If you’ve been to a Santa Clara supermarket recently you may have seen the anti-stadium group Santa Clara Plays Fair (www.santaclaraplaysfair.org) asking for petition signatures.
The group aims to force the City Council to either repeal recent actions approving the proposed 49ers stadium project and its financing, or submit these agreements to a second citywide vote. In June 2010, a clear majority (58%) of Santa Clara voters approved Measure J, which specified the terms under which the city would enter into an agreement with the NFL team to build a Santa Clara stadium.
The stadium opponents have until January 19, 2012 to collect 4,479 signatures from registered Santa Clara voters in favor of the referendum.
While some have questioned whether the contracts – Disposition and Development (DDA) and Joinder Agreements – can be subject to a referendum, state law makes it clear that any legislative action can be subject to a referendum. (CA Code 9235-9247).
But, even if stadium opponents get the signatures they need, it’s not a given that there will be a revote on the stadium. In fact, the current situation is similar to the one that provoked the 1999 California Appeals Court decision, San Francisco Forty-Niners v. Nishioka, in which the court ruled that an initiative can be removed from the ballot before an election if the petition circulated to qualify it contained false or misleading information.
The initiatives in question were to repeal Propositions D and F, approved by San Francisco voters in June 1997, authorizing zoning changes and $100 million plan to build a 49ers football stadium at Candlestick Point. In late 1997, stadium opponent Douglas Comstock filed an election contest alleging the special election had been “fundamentally” flawed.
In early 1998, Comstock was joined by Joel Ventresca and Barbara Meskunas to form the Committee to Stop the Giveaway, which began an initiative drive to repeal the Candlestick stadium propositions. In June, NFL team sued to stop the circulation of the initiative petition, claiming that it contained false and misleading statements to induce voters to sign the petition.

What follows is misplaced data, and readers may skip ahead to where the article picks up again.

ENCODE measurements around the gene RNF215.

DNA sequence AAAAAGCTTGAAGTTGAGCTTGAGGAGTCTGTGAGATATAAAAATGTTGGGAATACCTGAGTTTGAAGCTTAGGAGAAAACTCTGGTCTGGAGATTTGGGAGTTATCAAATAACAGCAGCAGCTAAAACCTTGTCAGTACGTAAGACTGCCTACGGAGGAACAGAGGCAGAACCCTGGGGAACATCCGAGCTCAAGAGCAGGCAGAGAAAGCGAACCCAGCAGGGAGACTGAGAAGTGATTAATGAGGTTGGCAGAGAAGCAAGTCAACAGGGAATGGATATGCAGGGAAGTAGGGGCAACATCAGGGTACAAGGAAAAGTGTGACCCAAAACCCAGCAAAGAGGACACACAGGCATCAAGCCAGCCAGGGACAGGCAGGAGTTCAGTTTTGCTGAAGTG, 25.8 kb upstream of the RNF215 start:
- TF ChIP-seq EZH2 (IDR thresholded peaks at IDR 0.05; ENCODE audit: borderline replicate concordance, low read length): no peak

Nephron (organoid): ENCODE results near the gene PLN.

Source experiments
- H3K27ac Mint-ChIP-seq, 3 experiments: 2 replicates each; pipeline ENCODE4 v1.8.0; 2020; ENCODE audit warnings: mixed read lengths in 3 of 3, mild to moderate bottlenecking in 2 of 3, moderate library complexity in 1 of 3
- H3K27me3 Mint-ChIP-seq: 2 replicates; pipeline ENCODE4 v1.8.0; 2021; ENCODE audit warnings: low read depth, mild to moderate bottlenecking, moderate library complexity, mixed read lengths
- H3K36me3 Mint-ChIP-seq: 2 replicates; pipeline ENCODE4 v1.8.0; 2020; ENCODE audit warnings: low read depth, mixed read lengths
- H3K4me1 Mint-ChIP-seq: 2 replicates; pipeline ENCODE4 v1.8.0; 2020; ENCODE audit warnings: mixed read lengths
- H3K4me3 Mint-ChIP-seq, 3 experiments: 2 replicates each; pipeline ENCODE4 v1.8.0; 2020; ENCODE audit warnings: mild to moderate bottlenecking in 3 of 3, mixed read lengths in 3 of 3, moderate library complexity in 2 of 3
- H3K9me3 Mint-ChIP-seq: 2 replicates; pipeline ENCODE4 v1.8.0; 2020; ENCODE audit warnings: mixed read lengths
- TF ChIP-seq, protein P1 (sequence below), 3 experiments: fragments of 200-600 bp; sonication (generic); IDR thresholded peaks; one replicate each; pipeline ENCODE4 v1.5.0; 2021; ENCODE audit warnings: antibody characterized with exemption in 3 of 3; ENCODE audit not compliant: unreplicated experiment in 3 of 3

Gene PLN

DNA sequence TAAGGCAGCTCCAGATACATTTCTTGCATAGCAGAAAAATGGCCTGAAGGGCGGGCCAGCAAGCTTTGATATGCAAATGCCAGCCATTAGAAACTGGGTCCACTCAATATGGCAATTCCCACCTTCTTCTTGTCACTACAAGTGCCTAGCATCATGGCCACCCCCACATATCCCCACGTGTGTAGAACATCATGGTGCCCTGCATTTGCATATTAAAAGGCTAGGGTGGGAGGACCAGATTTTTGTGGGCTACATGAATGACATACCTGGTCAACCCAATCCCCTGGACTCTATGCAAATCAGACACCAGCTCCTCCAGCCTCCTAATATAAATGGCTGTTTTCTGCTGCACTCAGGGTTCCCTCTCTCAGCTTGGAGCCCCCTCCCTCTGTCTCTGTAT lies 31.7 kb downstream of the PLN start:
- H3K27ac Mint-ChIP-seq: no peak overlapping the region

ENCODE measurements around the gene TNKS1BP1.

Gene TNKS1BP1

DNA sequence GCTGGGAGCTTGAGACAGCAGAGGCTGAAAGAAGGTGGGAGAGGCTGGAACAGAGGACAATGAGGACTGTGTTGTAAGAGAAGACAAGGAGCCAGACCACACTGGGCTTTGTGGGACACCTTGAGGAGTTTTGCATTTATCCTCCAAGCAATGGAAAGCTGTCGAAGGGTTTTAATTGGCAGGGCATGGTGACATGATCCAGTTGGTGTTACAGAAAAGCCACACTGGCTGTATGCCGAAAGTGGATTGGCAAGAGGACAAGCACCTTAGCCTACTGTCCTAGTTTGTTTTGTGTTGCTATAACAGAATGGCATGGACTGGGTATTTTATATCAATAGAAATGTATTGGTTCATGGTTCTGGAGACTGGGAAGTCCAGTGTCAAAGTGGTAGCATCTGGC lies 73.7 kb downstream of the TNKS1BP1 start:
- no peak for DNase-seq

The court found in the 49ers’ favor in 1999, saying that Comstock’s group had “circulated an initiative petition essentially to reverse a democratic election…To convince voters there was a need to repeal these measures and thus induce them to sign their petition,” the anti-stadium group “falsely represented the purported invalidity of the propositions and their enactment, as well as their purported adverse impact on the City.”
These included telling prospective signers that the previous election resulted in a denial of the secrecy, “when it did not;” that the real stadium cost estimates exceeded the upper limit of $100 million, “when that was the absolute ceiling under Proposition D;” and that there were unresolved legal issues about the majority needed to pass bonds when, in fact, Proposition 218 “was not applicable.”
The court noted that while “errors of opinion must be exposed by the clash of public debate,” the discussion “should not be distorted by deliberate and demonstrable acts of fraud,” and that no one has “a First Amendment right to include false and misleading information in their initiative petition.”
SCPF is asserting that Measure J, passed by city voters in 2010, set the cost of stadium construction at $925 million. In fact, the term sheet – the amendment to the City Code (Chapter 17.20) that specified the terms under which Santa Clara would permit stadium development and operation – nowhere states that number.
Further, the group’s website alleges that the 49ers have “$ZERO” financial obligation for the stadium according to the agreement approved unanimously on Dec. 21, 2011 by the Santa Clara City Council. Such a literalistic interpretation of project documents is, some would say, questionable. The $850 million in loans will be borrowed by Stadium Funding Trust, and the Forty Niners Stadium, LLC (“StadCo”) – both are 49ers legal entities.
The agreement further makes it clear that the collateral for the loan is the 49ers football team itself: “StadCo’s obligations…are supported by a requirement to make a capital call on the Team. In the event that StadCo fails to perform its obligations, it is expected that the NFL will be involved in working out a resolution of any loan defaults pursuant to the NFL Consent Letter.” Required by the lenders, the consent letter “permits the NFL under certain circumstances to seek a purchaser of all of the assets of the Team and StadCo.”
The documents pertaining to the stadium project can be found at www.santaclaraca.gov/index.aspx?page=1197. You can find the City Code www.codepublishing.com/ca/santaclara. Section 17, Development, includes the stadium project specifications. You can read the 1999 San Francisco Forty-Niners v. Nishioka decision at www.lawlink.com/research/caselevel3/76572.